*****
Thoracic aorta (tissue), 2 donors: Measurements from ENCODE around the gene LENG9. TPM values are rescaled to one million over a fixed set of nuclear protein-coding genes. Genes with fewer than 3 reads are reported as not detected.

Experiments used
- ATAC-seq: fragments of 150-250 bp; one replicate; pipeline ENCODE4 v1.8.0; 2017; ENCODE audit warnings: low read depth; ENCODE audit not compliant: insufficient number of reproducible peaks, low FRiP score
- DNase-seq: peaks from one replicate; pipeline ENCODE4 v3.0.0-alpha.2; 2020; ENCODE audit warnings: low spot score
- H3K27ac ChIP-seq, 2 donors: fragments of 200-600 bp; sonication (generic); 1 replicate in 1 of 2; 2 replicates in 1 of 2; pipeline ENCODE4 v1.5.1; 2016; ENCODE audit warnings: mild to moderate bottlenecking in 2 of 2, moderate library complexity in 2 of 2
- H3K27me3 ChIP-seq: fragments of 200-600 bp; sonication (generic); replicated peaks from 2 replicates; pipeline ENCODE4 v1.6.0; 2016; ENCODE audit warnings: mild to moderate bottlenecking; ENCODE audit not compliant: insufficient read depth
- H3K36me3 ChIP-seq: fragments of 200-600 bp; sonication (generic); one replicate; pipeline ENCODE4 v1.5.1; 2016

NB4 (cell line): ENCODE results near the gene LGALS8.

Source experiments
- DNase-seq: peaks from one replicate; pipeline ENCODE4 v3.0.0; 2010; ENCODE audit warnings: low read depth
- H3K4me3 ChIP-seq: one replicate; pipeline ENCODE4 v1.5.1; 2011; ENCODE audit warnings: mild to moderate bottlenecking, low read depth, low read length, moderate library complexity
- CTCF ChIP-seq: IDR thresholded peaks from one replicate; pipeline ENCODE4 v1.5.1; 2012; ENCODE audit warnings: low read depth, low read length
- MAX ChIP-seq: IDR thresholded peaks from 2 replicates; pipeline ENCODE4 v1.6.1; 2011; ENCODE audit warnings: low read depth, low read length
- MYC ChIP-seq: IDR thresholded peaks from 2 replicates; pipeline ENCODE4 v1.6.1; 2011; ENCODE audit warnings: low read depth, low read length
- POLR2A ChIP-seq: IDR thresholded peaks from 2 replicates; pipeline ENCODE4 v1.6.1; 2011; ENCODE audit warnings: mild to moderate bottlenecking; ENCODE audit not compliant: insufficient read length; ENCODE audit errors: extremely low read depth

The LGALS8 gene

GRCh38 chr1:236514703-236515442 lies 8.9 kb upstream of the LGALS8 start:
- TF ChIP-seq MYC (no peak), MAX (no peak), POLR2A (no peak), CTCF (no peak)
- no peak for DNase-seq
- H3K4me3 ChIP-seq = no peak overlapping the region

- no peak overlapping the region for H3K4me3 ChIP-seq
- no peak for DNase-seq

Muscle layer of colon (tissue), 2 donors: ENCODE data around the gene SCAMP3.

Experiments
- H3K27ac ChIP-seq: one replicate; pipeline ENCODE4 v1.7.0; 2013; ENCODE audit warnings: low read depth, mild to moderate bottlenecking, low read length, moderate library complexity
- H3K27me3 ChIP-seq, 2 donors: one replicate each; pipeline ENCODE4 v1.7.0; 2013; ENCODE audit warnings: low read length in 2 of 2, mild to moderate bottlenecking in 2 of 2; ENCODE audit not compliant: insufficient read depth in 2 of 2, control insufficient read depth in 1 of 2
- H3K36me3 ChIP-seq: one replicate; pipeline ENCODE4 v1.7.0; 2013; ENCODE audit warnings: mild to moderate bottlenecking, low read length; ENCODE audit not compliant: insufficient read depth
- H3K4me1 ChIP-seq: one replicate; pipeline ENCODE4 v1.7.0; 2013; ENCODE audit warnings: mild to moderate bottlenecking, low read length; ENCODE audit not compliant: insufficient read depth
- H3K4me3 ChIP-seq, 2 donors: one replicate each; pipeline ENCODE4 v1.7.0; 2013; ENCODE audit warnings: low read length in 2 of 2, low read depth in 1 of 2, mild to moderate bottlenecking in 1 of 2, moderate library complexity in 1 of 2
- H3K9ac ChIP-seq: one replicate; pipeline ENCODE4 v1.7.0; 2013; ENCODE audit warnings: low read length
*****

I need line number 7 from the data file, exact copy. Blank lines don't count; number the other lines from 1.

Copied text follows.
- H3K36me3 ChIP-seq: fragments of 200-600 bp; sonication (generic); one replicate; pipeline ENCODE4 v1.5.1; 2016